The Impossible Photo

I love the idea that this beautiful image was made with a camera that someone once described as "the worst DSLR ever."
I love the idea that this beautiful image was made with a camera that someone once described as “the worst DSLR ever.”

If you know me at all, you know how fed up and I with the mythology surrounding photography, and at the center of my frustration is the idea that you can – an should – buy mastery.

Anyone in any art knows that you have to earn mastery. A new piano won’t make you play that etude better, a new red dot sight won’t make you shoot straighter, a new airplane won’t make your approaches safer.

In the photography community, there is a lot of social pressure to “upgrade.” Photography websites often rely on advertising, so they are eager to promote and praise the latest and greatest, and, of course, the most expensive, cameras and lenses. That message goes hand-in-hand with the idea that what you have now, what you bought last year or five years ago, is “outdated,” and by proxy, incapable of making good photographs.

I know it sounds ridiculous to pay $6000 for a camera, then be told by the web, and the photography community, that your camera isn’t good enough because the next $6000 camera is better.

But that is the unambiguous message of the photography community.

I know so many photographers who bought into this thinking, and bought newer, more expensive cameras, yet whose work remained exactly the same.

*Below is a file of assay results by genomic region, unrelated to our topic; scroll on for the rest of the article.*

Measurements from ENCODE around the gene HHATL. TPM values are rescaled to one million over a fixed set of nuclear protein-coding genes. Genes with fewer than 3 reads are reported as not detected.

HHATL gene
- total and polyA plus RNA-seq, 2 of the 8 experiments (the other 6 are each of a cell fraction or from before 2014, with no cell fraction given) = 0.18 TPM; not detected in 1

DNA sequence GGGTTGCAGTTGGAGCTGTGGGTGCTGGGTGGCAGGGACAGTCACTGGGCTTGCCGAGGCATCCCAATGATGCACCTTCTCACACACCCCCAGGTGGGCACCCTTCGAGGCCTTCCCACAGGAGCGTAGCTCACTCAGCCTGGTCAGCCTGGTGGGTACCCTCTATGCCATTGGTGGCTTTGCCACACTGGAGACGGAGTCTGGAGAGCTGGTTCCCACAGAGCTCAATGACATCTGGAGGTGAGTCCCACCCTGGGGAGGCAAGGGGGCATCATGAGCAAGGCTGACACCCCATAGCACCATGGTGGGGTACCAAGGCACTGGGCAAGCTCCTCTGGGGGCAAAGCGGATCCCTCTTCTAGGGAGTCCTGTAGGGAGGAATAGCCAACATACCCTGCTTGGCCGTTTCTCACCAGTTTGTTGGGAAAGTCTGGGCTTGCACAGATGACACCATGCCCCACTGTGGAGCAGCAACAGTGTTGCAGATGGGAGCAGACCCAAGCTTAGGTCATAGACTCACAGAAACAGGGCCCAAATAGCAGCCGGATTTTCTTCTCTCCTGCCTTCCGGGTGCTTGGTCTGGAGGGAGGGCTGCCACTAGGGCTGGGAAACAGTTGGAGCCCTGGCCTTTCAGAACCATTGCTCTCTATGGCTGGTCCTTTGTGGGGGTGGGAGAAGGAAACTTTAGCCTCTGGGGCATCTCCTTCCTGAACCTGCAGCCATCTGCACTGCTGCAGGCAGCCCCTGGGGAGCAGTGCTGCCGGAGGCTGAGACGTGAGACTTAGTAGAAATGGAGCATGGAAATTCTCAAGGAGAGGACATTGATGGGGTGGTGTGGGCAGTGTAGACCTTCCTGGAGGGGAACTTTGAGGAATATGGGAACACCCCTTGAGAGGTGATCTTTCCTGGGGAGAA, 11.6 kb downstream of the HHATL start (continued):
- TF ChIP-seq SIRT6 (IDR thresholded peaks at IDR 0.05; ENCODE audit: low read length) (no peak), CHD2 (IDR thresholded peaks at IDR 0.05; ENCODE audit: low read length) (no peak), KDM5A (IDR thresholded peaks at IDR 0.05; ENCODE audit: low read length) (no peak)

If you think I am talking about you, I probably am.

I can think of an important exception: my photographer friend Scott AndersEn bought a Nikon 200-500mm and a 35mm f/1.4 a couple of years ago, then – and this is the real reason for buying it – he went to Europe for two weeks. His stuff from Europe was incredible, and I know he enjoyed shooting it with his new cameras. But of course, the real star wasn’t more pixels or sharper lenses, but the things he photographed with them. (See his images here and here.)

But photographers themselves are often the heavy hand of social pressure to spend more money on equipment. I was at a baseball playoff game a few years ago in a media scrum next to the third base dugout when a photographer from another newspaper grinned and rolled her eyes and, with a sarcastic lilt in her voice, said, “So you’re still using the D2H.” Her message was clear: I was an idiot for having an old camera.

What these photographers never do: hand you their credit card.

In the years since then, her newspaper has collapsed under the weight of foolish spending and failure to plan for the future, with wave after wave of layoffs, while my news staff and I do our jobs with what we can afford, and keep going strong. I wonder if she would trade any of her pricey gear to have a few more photographers or reporters at her paper.

So that circles us back to the central idea in photography, the idea that you can’t make great pictures without this lens and that camera. It turns out that last weekend, I actually won an award for Photo of the Year, which I shot with the very camera she scoffed at years ago, the Nikon D2H. There is nothing about this photo that would be improved in any way with a more expensive or newer camera.

It's a shame this photo wasn't shot with a modern mirrorless camera. It's too ... uh, well. You tell me what's wrong with it.
It’s a shame this photo wasn’t shot with a modern mirrorless camera. It’s too … uh, well. You tell me what’s wrong with it.